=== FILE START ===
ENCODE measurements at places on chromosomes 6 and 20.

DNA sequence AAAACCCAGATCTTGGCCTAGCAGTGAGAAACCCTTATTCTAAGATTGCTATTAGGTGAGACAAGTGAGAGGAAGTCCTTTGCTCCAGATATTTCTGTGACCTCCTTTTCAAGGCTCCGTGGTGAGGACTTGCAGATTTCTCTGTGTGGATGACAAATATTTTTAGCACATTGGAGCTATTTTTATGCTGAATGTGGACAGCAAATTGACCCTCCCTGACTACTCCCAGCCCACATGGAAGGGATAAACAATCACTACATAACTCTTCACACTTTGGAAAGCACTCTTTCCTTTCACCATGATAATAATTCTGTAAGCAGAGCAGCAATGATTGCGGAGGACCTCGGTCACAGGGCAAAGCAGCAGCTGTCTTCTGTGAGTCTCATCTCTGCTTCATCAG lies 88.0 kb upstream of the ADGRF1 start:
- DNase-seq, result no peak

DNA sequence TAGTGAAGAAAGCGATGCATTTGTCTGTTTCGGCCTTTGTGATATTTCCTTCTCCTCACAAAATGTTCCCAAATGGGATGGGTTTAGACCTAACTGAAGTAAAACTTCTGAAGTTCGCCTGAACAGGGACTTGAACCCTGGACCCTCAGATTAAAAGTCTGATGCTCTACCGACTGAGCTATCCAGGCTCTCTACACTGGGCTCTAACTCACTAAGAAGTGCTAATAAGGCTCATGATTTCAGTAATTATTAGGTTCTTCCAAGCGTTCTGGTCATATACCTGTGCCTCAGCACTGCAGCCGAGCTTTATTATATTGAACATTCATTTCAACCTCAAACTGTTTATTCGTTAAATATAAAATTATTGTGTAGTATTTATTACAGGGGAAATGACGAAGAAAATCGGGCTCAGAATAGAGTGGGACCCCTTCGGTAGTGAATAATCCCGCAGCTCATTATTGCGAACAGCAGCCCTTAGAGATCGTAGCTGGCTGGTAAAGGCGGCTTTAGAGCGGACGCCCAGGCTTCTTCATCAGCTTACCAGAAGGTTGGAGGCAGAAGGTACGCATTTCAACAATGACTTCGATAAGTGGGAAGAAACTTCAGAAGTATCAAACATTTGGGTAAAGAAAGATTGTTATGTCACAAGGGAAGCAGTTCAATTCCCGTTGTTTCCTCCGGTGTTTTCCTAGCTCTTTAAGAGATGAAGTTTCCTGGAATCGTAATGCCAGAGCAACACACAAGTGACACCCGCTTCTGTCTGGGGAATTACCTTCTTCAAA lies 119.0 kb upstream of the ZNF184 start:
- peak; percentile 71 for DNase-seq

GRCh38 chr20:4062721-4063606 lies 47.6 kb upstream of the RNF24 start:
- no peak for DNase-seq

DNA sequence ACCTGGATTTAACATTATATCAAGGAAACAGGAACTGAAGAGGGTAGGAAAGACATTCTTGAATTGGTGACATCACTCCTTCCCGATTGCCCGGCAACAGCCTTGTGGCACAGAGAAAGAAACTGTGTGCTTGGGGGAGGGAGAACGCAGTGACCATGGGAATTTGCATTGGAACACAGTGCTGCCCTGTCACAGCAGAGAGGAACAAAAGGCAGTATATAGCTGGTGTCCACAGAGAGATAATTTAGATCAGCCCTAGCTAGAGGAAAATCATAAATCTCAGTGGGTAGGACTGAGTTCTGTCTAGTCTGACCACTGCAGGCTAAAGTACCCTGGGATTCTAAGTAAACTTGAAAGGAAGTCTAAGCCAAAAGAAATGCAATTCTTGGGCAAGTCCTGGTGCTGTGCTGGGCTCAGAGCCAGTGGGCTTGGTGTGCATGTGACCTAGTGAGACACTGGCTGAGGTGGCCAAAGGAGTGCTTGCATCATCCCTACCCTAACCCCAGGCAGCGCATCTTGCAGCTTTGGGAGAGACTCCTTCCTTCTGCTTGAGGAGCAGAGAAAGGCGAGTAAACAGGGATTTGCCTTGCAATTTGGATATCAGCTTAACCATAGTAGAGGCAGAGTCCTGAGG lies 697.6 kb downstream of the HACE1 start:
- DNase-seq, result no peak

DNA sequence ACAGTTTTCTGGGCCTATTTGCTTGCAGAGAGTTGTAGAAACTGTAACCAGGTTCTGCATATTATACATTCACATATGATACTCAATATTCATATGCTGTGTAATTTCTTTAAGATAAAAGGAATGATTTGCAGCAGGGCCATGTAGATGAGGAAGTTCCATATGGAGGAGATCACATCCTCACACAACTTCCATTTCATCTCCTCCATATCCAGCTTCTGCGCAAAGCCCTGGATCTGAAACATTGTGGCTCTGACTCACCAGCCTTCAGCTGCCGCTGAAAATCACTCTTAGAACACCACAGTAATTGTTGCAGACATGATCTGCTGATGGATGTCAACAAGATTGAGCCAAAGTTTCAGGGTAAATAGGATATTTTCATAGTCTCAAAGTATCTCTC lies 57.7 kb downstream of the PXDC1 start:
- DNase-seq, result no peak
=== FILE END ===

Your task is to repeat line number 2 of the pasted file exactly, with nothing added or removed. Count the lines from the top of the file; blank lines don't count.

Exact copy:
DNA sequence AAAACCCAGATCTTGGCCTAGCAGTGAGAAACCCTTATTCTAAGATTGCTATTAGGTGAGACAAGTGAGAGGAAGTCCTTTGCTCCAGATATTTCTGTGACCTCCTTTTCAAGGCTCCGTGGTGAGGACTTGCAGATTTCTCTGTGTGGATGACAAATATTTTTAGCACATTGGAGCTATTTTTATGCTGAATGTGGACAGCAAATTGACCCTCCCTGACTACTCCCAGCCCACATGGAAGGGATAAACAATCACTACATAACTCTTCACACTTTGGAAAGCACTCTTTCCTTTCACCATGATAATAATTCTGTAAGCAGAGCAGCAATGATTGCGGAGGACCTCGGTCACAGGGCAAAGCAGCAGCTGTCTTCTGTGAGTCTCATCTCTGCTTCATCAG lies 88.0 kb upstream of the ADGRF1 start: